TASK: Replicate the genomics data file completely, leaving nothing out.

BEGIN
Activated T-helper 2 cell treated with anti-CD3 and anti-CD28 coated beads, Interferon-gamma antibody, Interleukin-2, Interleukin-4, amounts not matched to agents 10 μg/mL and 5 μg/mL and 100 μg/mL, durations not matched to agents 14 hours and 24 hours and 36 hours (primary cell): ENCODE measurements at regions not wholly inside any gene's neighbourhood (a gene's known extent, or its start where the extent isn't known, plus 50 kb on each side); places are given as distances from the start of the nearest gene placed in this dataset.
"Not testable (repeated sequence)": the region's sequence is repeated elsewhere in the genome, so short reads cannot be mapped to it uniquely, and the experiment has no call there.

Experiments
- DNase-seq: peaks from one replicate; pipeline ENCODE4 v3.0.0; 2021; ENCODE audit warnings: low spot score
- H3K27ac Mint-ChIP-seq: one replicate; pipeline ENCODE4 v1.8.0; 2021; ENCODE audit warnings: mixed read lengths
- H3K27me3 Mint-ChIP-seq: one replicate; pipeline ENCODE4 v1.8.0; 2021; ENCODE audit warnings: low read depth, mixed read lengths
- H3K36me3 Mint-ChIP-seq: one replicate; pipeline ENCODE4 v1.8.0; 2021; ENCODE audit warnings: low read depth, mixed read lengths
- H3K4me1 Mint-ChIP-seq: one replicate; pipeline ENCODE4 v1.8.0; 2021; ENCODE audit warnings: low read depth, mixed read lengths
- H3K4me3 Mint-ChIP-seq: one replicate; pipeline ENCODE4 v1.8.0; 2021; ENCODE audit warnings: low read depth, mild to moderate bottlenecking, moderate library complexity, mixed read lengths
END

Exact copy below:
Activated T-helper 2 cell treated with anti-CD3 and anti-CD28 coated beads, Interferon-gamma antibody, Interleukin-2, Interleukin-4, amounts not matched to agents 10 μg/mL and 5 μg/mL and 100 μg/mL, durations not matched to agents 14 hours and 24 hours and 36 hours (primary cell): ENCODE measurements at regions not wholly inside any gene's neighbourhood (a gene's known extent, or its start where the extent isn't known, plus 50 kb on each side); places are given as distances from the start of the nearest gene placed in this dataset.
"Not testable (repeated sequence)": the region's sequence is repeated elsewhere in the genome, so short reads cannot be mapped to it uniquely, and the experiment has no call there.

Experiments
- DNase-seq: peaks from one replicate; pipeline ENCODE4 v3.0.0; 2021; ENCODE audit warnings: low spot score
- H3K27ac Mint-ChIP-seq: one replicate; pipeline ENCODE4 v1.8.0; 2021; ENCODE audit warnings: mixed read lengths
- H3K27me3 Mint-ChIP-seq: one replicate; pipeline ENCODE4 v1.8.0; 2021; ENCODE audit warnings: low read depth, mixed read lengths
- H3K36me3 Mint-ChIP-seq: one replicate; pipeline ENCODE4 v1.8.0; 2021; ENCODE audit warnings: low read depth, mixed read lengths
- H3K4me1 Mint-ChIP-seq: one replicate; pipeline ENCODE4 v1.8.0; 2021; ENCODE audit warnings: low read depth, mixed read lengths
- H3K4me3 Mint-ChIP-seq: one replicate; pipeline ENCODE4 v1.8.0; 2021; ENCODE audit warnings: low read depth, mild to moderate bottlenecking, moderate library complexity, mixed read lengths